After it was determined when, where and how MEI-S332 was located during the early stages of female Drosophila meiosis, the next question ask was what happened to MEI-S332 after the sister chromosomes separated in anaphase II. Specifically, the authors ask if MEI-S332 is degraded or just disassociated at the metaphase II - anaphase II transition. To determine the amount of MEI-S332 present in ovaries and embryos of Drosophila, western blot was performed using an anti MEI-S332 polyclonal antibody as the probe. Figure 3B presents the results. The authors claim that this banding pattern indicates that the amount of MEI-S332 does not decrease as ovaries mature and the amount of MEI-S332 even increase in 2-4 hour old embryos. This figure had a very well designed negative control. A nonsense mutation of the mei--S332 gene called mei-S3327 should lack the epitope for the polyclonal antibodies. The authors claim that for both the mei-S3327 ovaries and oocytes there was no banding. It appears to me that there might be a faint band in the mei-S3327 ovaries lane. Another weakness in this figure is the lack of a positive control band in each lane. Without this it is difficult to conclude that the negative control is working or that there is any relative difference in the amount of MEI-S332 in each lane. Without such a positive control the authors conclude that MEI-S332 is not completely degraded after metaphase II. I agree with the authors' interpretations, but I would like better controls.
The next step was to determine if the degradation of some MEI-S332 was been mask by continued translation of the protein. The authors, therefore, incubated oocytes in cyclohexamide, a translation blocker, and compared these to oocytes that were not exposed to the drug. These results, found in Fig. 3C, suggest that MEI-S332 is not been degraded because the level of MEI-S332 did not drop, even when translation was blocked. It appears that in this figure the authors decided to use a positive control in each lane which strengthens their claims that MEI-S332 is delocalized instead of degraded at the metaphase II- anaphase II transition.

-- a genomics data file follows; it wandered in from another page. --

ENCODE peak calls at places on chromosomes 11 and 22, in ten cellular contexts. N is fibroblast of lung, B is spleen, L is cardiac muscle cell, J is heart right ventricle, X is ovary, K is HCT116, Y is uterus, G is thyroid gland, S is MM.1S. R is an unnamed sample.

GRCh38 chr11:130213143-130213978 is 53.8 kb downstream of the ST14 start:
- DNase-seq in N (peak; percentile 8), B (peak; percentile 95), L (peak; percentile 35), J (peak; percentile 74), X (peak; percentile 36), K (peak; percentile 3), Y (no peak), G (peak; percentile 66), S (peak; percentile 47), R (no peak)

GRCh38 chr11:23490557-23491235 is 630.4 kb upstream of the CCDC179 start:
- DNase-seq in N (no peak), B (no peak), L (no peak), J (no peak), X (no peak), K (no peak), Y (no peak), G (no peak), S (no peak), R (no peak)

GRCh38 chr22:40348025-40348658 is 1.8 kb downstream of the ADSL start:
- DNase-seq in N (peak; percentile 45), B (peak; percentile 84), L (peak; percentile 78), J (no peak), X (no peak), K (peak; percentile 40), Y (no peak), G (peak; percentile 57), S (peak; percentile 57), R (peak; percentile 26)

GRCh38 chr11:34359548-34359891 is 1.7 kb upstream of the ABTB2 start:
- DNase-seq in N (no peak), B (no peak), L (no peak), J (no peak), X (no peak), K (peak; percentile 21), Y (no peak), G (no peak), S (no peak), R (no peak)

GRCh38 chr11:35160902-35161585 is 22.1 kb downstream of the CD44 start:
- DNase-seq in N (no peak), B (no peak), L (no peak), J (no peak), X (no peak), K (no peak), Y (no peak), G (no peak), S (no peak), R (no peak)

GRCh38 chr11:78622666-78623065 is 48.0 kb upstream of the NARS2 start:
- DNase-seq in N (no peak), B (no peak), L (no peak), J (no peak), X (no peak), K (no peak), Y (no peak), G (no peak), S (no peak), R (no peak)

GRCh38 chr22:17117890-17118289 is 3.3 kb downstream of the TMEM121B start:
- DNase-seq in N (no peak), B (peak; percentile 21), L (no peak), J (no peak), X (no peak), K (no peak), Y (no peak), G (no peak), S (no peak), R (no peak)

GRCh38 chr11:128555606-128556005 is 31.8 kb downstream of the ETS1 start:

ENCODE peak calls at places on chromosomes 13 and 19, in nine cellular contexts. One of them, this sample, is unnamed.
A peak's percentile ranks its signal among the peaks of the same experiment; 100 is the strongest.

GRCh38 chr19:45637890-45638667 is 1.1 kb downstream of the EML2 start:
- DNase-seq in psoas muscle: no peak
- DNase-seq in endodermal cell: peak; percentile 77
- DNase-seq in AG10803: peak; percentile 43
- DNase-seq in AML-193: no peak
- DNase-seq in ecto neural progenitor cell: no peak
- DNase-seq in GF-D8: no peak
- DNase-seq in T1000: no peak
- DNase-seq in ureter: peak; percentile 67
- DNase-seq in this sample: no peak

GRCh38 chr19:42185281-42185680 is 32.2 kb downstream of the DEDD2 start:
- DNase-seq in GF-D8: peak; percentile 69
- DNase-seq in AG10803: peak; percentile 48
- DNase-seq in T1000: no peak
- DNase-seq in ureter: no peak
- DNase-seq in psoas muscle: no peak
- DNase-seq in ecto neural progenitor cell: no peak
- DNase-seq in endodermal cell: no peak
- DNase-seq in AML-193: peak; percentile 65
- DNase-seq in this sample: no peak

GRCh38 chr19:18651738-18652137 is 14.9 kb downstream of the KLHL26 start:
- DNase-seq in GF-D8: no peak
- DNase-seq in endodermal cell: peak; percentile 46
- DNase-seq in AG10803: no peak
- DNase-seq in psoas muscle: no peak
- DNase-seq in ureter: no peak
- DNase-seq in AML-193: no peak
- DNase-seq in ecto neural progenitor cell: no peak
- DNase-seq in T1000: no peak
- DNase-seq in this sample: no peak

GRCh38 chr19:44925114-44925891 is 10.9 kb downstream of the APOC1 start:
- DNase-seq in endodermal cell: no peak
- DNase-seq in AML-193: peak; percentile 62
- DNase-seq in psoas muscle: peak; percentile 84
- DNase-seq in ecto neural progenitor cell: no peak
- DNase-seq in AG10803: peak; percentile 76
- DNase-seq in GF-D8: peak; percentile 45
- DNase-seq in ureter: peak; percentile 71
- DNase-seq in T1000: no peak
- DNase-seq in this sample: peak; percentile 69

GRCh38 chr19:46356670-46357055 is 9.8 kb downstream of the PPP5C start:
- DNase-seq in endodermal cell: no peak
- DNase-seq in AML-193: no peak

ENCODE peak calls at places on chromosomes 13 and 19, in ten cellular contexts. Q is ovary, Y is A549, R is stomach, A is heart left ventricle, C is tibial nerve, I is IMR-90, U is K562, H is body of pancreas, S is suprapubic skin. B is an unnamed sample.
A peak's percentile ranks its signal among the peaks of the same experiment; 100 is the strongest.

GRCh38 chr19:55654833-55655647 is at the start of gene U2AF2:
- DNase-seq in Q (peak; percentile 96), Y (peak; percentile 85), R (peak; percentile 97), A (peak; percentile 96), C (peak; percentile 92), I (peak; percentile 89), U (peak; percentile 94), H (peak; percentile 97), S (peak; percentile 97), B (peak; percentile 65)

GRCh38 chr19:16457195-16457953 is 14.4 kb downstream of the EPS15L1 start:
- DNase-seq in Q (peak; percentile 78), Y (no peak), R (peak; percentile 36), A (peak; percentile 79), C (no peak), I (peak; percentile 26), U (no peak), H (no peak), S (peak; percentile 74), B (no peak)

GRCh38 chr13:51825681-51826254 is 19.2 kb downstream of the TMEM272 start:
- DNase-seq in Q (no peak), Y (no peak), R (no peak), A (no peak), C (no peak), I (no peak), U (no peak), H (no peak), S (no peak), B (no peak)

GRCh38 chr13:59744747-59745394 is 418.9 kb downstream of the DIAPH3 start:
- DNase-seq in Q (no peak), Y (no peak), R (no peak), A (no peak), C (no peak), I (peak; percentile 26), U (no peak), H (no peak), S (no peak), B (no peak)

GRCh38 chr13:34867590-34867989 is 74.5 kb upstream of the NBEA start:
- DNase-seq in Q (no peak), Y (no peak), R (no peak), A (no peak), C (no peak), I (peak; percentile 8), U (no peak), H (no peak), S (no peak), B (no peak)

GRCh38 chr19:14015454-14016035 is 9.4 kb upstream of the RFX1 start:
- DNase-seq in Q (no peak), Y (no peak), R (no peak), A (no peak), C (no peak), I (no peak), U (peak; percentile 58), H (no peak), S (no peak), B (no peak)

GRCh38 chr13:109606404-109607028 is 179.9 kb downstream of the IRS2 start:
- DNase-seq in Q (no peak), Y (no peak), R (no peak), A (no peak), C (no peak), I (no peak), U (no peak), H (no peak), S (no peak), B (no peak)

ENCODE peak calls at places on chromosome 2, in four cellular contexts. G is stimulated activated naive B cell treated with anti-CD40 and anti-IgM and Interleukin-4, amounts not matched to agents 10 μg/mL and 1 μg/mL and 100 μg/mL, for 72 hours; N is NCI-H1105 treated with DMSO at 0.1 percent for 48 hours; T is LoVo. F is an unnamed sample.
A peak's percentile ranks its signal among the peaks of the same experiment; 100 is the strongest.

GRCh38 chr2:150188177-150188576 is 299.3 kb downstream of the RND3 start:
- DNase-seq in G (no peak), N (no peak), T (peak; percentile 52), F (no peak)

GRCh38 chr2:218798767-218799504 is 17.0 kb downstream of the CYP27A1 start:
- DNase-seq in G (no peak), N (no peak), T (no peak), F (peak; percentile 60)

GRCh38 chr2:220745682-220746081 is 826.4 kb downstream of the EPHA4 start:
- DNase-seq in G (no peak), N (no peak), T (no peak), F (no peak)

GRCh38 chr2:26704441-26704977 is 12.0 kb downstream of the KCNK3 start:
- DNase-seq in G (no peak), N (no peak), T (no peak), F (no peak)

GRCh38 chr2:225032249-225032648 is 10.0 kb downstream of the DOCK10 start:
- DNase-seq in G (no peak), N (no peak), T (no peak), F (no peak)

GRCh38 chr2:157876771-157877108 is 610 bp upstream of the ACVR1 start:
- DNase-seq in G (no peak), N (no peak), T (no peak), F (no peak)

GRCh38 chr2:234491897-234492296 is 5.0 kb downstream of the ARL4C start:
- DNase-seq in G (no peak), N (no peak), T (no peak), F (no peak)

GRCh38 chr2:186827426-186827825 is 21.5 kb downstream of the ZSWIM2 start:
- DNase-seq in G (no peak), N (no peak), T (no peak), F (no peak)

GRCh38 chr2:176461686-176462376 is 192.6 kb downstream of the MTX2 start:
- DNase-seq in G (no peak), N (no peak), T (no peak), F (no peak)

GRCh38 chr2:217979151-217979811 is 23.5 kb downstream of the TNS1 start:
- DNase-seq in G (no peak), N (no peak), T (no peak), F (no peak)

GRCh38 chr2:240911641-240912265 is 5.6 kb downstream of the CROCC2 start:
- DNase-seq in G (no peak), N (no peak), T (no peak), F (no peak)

The authors then continued to follow MEI-S332 through embryo development. Figures 4 and 5 do an adequate job of using fluoresence to demonstrate that the MEI-S332 protein is found on polar body rosettes, localized during mitotic metaphase, and no longer detectable at the metaphase - anaphase transition. This leads to the question, what is MEI-S332 doing during mitosis?
The authors address this question in the discussion section. They conclude that a mitotic phenotype would be the best tool to investigate the role of MEI-S332 in mitosis. Until this phenotype is found, I would suggest investigating the protein-protein interacts of MEI-S332 during mitosis. The best way to accomplish this would be to use a two hybrid system. With this system, the any protein that interacts with MEI-S332 would be purified. This could give researchers a better understanding of the mechanism by which MEI-S332 is localized to the centromeric region, delocalized at anaphase and how it functions to in sister chromatid cohesion in mitosis. This system might also give clues to other previously unknown functions of MEI-S332.
The two hybrid system should also be performed using cDNA libraries from every stage of oocyte meiosis. Again, this system would isolate the proteins that interact with MEI-S332. I would suspect that MEI-S332 interacts with a protein to move it to and from the centromeric region and several other proteins once it is there. Therefore, it would be very important to study the protein interactions at each stage of development. This system might also indicate what causes the MEI-S332 to dissociate from the centromeric region. The authors suggest that phosphorlization or an inhibitor might cause the cohesion release. The results of this test could give indication of the mechanism.
Finally, I would suggest that RT-PCR be used to study the expression rates of MEI-S332 throughout meiosis and mitosis. It would be interesting to see if mei-S332 was transcribed throughout development or only at the beginning of each division.